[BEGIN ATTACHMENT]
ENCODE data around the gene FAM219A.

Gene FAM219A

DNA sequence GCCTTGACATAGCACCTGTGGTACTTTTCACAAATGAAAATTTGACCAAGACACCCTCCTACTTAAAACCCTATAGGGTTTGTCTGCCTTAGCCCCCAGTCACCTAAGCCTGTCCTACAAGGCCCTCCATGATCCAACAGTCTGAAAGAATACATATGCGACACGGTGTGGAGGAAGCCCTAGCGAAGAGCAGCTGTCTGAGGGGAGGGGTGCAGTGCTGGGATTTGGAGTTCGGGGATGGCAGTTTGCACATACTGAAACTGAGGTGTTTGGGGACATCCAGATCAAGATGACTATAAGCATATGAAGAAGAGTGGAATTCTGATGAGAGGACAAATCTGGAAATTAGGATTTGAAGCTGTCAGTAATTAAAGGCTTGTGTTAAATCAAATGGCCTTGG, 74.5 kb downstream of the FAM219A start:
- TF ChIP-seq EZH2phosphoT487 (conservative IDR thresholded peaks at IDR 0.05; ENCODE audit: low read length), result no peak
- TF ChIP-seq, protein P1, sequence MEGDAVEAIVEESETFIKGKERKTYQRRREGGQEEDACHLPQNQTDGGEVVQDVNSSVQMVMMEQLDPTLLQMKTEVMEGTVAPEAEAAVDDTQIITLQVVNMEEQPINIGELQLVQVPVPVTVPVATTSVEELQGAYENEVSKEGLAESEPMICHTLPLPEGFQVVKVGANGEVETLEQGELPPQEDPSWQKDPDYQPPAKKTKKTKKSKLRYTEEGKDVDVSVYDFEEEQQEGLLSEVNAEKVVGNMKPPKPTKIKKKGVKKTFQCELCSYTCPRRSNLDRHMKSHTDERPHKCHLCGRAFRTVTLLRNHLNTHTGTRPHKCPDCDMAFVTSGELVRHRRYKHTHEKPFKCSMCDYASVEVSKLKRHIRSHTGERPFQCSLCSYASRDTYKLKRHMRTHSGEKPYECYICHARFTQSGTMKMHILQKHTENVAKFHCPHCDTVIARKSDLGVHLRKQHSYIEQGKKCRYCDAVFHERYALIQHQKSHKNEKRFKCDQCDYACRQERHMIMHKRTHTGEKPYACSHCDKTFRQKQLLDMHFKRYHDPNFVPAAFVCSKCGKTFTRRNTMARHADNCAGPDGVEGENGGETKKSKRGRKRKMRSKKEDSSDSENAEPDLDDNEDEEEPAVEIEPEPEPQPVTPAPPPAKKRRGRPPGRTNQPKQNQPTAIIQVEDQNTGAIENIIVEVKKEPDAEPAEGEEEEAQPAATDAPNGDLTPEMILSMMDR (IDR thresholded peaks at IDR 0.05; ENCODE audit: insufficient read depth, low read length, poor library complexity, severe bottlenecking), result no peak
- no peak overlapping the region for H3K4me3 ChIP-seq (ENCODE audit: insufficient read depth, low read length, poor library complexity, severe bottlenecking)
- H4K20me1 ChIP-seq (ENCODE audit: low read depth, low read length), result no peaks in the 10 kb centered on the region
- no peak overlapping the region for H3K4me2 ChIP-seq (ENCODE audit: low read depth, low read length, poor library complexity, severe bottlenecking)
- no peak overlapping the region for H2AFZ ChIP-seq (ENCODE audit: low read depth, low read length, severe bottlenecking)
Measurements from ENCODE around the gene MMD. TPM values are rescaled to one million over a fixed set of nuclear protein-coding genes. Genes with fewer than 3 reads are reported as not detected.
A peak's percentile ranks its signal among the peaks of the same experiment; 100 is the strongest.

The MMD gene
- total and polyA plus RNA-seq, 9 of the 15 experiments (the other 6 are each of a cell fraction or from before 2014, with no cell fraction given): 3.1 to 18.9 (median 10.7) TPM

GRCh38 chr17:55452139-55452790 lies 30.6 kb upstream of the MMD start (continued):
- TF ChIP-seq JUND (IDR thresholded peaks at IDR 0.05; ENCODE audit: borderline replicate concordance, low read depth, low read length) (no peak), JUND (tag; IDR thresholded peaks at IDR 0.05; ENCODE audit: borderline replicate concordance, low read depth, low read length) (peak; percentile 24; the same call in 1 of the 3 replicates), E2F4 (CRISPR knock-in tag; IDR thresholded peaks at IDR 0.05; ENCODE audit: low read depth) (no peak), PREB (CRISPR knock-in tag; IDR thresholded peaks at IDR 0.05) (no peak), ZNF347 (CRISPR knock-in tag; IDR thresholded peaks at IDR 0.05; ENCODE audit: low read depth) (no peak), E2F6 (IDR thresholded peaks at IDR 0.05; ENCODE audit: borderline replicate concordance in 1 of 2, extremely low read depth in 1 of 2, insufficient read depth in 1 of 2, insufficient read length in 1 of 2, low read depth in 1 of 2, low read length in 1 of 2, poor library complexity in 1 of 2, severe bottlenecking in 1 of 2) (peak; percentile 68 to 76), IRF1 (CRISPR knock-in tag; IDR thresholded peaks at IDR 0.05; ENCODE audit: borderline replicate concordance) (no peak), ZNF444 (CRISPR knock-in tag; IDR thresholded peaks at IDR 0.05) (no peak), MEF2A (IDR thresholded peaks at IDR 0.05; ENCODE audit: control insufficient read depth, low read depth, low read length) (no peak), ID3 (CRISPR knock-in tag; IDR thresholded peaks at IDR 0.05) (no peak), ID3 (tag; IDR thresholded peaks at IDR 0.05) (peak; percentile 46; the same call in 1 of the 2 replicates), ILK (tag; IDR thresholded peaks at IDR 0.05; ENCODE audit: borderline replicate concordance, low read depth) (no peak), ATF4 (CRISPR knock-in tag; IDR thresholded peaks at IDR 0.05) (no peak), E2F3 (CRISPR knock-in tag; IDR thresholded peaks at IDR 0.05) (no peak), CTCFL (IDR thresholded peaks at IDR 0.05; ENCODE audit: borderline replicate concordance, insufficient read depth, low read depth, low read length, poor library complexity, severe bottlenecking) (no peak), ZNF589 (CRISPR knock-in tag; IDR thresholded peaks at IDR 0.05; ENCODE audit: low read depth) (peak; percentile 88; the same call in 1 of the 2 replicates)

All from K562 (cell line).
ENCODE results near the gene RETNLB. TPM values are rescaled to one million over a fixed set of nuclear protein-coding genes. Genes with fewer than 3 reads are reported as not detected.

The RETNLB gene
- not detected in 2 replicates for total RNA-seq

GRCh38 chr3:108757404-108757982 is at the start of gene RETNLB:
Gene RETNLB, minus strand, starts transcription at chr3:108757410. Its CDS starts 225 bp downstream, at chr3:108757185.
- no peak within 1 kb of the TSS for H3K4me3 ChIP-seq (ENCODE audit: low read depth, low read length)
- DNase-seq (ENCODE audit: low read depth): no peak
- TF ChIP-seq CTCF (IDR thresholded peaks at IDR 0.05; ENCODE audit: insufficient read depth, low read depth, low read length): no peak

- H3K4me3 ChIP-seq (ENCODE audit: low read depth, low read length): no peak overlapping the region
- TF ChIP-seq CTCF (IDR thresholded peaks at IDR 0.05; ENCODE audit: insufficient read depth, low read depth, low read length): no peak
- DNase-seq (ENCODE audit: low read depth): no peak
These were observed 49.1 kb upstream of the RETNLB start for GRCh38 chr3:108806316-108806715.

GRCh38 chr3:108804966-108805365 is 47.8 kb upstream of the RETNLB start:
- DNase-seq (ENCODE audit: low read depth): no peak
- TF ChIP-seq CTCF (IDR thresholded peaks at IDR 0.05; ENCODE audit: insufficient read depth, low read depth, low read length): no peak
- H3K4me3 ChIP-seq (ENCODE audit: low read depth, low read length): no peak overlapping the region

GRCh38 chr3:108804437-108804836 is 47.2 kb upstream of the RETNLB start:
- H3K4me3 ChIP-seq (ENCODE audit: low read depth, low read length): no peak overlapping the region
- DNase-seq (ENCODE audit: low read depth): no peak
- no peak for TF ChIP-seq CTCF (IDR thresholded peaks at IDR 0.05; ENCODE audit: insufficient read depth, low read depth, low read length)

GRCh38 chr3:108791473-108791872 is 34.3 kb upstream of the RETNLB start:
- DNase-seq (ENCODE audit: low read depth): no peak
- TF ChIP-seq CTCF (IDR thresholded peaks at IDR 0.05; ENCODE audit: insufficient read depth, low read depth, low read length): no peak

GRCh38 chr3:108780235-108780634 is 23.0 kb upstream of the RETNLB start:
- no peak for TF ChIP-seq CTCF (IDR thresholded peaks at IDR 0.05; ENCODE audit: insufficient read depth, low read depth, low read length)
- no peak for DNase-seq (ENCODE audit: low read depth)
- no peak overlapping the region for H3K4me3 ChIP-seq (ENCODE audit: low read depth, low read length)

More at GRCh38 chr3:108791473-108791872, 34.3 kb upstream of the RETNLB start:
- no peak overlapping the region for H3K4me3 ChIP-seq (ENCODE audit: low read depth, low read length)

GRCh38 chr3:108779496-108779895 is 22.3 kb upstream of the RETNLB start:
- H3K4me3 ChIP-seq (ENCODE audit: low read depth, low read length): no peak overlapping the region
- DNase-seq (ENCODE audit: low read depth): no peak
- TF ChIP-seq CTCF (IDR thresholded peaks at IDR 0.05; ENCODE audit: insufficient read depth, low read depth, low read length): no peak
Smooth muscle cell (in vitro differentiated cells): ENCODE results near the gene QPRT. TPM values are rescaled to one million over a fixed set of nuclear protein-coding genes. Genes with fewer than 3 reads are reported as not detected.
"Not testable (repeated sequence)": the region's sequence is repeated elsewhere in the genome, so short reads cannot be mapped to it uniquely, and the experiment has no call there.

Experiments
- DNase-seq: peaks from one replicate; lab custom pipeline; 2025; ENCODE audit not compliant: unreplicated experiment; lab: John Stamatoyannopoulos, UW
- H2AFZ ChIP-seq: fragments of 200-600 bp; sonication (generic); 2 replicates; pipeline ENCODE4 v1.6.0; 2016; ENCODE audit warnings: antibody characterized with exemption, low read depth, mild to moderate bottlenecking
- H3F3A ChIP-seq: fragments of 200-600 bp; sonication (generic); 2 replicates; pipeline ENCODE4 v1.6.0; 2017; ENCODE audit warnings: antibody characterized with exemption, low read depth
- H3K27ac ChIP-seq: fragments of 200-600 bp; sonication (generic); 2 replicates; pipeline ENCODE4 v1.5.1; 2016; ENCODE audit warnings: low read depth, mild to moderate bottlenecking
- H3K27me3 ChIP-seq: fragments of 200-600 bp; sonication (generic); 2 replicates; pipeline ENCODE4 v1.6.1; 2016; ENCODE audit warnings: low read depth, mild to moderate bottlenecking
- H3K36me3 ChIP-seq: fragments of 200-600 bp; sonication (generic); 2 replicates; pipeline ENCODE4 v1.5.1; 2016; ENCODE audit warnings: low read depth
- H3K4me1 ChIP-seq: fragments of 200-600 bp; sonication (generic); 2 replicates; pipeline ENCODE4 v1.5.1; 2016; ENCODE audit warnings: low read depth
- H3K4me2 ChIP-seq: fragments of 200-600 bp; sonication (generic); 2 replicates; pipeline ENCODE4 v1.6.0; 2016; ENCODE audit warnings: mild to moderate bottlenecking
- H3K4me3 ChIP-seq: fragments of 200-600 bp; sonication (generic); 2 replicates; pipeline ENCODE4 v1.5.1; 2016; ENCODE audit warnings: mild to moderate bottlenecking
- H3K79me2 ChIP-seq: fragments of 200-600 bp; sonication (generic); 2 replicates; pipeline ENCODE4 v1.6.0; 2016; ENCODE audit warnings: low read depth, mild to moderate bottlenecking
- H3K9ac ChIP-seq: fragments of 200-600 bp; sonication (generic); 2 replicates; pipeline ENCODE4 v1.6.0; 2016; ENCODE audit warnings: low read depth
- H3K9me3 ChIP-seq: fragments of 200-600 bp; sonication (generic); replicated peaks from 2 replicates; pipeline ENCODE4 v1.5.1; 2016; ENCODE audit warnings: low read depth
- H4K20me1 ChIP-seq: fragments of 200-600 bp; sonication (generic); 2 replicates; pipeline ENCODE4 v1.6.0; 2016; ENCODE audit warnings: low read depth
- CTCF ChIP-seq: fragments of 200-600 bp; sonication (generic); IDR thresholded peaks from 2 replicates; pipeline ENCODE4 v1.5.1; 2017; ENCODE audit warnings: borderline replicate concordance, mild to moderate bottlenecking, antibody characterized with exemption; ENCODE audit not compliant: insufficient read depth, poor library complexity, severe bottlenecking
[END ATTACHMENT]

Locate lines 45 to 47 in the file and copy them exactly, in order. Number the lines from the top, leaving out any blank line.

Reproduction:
- no peak overlapping the region for H3K4me3 ChIP-seq (ENCODE audit: low read depth, low read length)

GRCh38 chr3:108779496-108779895 is 22.3 kb upstream of the RETNLB start:
- H3K4me3 ChIP-seq (ENCODE audit: low read depth, low read length): no peak overlapping the region